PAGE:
Information From Thin Air: Using SDR to Extract DTMF from Radio Waves

Ray Felch //

Disclaimer 

When using an FM transmitter, do not modify the intended operation of the module by amplifying the transmitted signal. Also, be sure that attaching an FM high gain antenna will NOT be transmitting outside the legal range for RF emissions. When transmitting any data, be sure you do not accidentally break any laws by illegally transmitting on regulated frequencies. Additionally, intercepting and decrypting someone else’s data is illegal, so be careful when researching your traffic. https://en.wikipedia.org/wiki/ISM_radio_band 

Introduction 

Recently, I and a few colleagues were asked to put together a hardware lab for an upcoming Infosec conference. After some consideration, it was decided that the lab should be centered around introducing Software Defined Radio (SDR) and some of the tools available for forensic analysis of radio frequency (RF) signals. 

It was also suggested that it would be beneficial to provide attendees with the hardware that we used in our lab. This would allow them to revisit the lab in the comfort of their homes, as well as use the hardware for future SDR labs and events.  

The intent here is to expose the reader to the exciting world of RF (radio frequency) wireless technologies and to provide the various tools and information to get started exploring some of the great many invisible wireless signals surrounding us everywhere we go. 

Preparation for the SDR lab 

Hardware requirements:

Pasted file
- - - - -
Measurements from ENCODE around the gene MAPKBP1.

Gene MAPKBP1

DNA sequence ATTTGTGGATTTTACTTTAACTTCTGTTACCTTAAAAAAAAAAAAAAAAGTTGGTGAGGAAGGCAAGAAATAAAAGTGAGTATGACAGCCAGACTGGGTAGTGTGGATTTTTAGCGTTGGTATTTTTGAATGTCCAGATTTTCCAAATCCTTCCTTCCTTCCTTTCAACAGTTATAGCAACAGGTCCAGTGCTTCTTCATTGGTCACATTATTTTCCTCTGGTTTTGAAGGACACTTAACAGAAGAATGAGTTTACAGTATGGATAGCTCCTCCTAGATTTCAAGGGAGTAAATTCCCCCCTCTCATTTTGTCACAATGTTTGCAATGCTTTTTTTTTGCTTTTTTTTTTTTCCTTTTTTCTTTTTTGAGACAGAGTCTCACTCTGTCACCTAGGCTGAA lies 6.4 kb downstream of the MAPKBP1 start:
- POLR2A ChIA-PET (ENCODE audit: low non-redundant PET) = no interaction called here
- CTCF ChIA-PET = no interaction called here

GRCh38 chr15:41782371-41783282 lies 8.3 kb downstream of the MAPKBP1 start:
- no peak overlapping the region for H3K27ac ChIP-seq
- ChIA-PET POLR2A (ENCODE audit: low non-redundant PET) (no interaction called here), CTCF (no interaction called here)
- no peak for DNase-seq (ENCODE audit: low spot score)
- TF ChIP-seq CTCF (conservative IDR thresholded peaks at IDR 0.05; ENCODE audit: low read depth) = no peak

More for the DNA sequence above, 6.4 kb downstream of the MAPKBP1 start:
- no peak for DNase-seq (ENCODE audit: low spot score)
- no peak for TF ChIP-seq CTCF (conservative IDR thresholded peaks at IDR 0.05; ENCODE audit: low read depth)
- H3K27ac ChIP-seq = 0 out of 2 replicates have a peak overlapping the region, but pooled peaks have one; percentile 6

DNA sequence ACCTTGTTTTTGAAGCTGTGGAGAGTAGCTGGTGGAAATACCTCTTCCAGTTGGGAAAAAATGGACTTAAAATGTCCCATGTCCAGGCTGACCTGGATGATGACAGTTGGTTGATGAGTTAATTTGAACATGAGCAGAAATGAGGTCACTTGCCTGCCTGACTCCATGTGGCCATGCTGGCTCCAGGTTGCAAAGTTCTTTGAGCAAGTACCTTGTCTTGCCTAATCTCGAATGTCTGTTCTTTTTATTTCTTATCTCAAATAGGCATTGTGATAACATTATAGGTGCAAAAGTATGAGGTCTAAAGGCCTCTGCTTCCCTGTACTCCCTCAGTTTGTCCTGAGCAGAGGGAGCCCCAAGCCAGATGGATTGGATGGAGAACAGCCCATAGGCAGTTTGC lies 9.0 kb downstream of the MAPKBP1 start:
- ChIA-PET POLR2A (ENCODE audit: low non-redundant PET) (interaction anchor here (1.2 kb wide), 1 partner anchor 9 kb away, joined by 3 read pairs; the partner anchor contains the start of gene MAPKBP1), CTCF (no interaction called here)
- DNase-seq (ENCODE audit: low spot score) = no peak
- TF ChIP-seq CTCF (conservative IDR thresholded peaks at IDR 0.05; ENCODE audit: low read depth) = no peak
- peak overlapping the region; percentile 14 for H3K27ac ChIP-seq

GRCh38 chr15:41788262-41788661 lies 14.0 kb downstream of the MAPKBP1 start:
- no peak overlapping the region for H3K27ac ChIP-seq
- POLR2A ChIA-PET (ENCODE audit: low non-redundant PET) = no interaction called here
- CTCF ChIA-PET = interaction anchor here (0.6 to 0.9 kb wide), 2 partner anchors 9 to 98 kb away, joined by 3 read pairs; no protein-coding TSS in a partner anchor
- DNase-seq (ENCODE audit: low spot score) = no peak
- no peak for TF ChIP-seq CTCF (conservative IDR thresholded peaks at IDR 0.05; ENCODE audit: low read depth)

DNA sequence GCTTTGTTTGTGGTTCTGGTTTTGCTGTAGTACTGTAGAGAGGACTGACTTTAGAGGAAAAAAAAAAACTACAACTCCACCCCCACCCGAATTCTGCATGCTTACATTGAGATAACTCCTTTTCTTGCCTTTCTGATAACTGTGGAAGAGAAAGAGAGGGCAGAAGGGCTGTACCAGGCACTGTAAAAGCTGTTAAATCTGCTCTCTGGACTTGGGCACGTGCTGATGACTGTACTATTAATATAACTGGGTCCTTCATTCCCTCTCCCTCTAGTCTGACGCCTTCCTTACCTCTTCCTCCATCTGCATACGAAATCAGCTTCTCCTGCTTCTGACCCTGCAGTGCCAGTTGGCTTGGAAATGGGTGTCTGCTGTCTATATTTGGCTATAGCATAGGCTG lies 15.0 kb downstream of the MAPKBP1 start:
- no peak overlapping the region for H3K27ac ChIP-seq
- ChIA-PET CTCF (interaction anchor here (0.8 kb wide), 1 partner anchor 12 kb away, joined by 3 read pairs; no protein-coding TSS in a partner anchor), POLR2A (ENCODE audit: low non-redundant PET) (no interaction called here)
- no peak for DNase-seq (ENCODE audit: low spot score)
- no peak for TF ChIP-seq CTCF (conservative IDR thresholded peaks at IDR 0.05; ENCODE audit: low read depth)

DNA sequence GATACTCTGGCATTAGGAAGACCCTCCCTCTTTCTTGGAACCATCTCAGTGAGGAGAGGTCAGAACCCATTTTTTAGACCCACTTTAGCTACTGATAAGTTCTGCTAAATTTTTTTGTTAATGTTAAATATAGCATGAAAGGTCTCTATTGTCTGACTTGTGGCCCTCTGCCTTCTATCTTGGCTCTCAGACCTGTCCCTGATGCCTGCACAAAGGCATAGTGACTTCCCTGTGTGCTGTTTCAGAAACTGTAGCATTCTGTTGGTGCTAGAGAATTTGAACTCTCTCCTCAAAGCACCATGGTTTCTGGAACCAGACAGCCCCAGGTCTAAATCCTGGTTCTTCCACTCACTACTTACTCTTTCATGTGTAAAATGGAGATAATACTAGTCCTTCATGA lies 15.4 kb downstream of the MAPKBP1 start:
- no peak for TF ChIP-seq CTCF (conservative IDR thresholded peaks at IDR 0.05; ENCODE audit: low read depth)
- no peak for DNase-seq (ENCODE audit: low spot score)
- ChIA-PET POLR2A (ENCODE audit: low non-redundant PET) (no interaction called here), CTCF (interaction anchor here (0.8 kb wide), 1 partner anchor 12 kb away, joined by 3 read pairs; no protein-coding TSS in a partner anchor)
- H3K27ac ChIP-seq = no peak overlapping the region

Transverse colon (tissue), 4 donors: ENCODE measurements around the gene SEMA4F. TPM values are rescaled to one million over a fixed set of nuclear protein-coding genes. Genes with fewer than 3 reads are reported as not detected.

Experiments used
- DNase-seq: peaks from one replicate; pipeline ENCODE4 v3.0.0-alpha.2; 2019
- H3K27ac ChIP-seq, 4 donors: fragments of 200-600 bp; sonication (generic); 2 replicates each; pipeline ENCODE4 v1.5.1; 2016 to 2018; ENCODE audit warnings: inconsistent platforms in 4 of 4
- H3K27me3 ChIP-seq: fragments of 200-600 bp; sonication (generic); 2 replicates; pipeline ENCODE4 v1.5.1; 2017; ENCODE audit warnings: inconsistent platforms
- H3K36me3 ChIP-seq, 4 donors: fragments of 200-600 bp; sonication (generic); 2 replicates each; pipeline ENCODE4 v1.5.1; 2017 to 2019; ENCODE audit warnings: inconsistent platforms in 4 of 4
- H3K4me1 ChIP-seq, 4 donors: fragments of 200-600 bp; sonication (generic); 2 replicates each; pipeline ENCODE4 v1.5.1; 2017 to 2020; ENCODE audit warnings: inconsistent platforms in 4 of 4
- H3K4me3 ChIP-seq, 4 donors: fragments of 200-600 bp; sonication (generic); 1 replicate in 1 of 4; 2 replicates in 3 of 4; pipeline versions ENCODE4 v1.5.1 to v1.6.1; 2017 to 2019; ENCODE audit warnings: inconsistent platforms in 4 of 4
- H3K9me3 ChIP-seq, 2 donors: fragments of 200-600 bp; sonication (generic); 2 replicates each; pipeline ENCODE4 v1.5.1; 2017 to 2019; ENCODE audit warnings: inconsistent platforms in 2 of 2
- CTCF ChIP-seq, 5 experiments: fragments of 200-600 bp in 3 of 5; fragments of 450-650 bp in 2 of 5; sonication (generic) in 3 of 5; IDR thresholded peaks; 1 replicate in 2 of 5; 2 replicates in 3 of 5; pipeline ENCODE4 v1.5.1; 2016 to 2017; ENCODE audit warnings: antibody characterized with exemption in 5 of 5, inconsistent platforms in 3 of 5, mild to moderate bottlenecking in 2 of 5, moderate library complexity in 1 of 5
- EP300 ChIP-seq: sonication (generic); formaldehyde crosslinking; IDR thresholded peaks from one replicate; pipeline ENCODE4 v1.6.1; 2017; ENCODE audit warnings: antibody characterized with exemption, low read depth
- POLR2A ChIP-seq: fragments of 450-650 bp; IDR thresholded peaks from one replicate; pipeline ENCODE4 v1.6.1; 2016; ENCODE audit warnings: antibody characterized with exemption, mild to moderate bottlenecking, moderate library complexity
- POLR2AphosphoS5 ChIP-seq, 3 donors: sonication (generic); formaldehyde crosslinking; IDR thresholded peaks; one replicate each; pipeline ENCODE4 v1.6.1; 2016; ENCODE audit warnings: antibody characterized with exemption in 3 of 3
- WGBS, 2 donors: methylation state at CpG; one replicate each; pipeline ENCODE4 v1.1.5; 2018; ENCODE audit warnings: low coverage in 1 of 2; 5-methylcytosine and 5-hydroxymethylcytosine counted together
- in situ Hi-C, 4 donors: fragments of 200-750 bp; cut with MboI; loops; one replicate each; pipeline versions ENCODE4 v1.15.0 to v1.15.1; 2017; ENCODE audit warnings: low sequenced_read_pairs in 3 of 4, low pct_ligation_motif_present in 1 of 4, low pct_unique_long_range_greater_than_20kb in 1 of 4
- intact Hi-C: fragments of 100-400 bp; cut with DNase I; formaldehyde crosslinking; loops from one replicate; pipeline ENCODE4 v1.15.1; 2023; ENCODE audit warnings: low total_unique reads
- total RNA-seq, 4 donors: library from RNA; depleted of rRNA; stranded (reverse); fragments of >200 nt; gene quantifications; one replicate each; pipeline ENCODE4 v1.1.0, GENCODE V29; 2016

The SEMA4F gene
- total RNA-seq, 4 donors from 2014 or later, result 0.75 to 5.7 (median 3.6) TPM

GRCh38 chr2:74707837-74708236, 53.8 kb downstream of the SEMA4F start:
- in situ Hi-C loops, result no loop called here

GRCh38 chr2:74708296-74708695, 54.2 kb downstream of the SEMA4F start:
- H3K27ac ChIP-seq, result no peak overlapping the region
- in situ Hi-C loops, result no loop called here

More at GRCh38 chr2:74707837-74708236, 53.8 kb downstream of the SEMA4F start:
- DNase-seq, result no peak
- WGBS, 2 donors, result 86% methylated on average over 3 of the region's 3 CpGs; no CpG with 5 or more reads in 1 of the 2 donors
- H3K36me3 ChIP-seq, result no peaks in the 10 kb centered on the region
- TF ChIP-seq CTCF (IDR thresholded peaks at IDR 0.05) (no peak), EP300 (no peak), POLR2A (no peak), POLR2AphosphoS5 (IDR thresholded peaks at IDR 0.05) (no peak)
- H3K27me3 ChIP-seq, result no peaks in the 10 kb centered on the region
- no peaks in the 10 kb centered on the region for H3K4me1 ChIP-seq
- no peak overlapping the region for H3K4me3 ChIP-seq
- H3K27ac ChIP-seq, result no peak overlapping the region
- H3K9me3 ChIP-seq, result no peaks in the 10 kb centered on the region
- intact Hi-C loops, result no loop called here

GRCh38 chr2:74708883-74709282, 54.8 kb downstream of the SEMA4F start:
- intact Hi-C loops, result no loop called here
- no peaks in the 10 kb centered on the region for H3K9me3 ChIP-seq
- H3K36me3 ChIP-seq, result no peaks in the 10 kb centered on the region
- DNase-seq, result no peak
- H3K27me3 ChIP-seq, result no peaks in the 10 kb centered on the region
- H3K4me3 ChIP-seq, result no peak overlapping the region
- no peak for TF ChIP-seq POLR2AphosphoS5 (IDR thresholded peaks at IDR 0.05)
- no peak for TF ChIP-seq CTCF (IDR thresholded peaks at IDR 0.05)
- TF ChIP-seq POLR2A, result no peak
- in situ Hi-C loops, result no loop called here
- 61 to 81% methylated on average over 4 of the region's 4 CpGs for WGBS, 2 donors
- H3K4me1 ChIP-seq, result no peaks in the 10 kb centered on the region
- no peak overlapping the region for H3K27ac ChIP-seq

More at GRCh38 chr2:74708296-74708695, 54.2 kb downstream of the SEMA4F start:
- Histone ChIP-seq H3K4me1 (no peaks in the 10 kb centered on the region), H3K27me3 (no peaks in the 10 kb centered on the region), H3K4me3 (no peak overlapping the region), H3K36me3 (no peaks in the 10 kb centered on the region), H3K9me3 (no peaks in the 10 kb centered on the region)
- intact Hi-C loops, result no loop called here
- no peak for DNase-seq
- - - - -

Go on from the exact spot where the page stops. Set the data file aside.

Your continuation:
A good starter SDR (software defined radio) device is the RTL2832U v3 

https://www.amazon.com/RTL-SDR-Blog-RTL2832U-Software-Defined/dp/B0129EBDS2/

This inexpensive ($25 – $30) SDR device can be tuned from 500 kHz to 1.7 GHz and has up to 3.2 MHz of instantaneous bandwidth (2.4 MHz stable). This is a receive-only USB dongle (cannot transmit). 

Another inexpensive option is the NooElec-NESDR-Nano 2+

https://www.amazon.com/NooElec-NESDR-Nano-Ultra-Low-Compatible/dp/B01B4L48QU/

The more expensive (yet still affordable) SDR device of choice is unquestionably the HackRF One from Great Scott Gadgets. 

https://hackerwarehouse.com/

https://www.amazon.com/HackRF-Software-Defined-ANT500-Antenna/dp/B01H3T2U7G/

This device can be tuned from 1 MHz to 6 GHz, is a half-duplex transceiver, achieves up to 20 million samples per second, using 8-bit quadrature samples (8-bit I and 8-bit Q), and is compatible with open-source GNU Radio, SDR#, and more. 

Also, the HackRF is software-configurable RX and TX gain and baseband filter. 

Hardware setup 
Software requirements: 

Gqrx is an open-source software defined radio (SDR) receiver, with hardware support for RTL-SDR, Airspy, HackRF, BladeRF, USRP, etc., and can operate as an AM/FM/SSB receiver with audio output or as an FFT-only instrument. Gqrx is distributed as a source code package and binaries for Linux and Mac, however, many Linux distributions provide gqrx in their package repositories. (Extracted from csete/gqrx github) 

Scope of the lab 

For this lab, we will be transmitting DTMF (dual-tone multi-frequency) tones over the air and capturing these signals using an SDR dongle and gqrx application. These distinctive tones represent the buttons pressed on the older landline telephones and should be very recognizable. To continue with our analysis of DTMF, we need a better understanding of what we are looking for (or listening to). 

Analyzing the DTMF sequence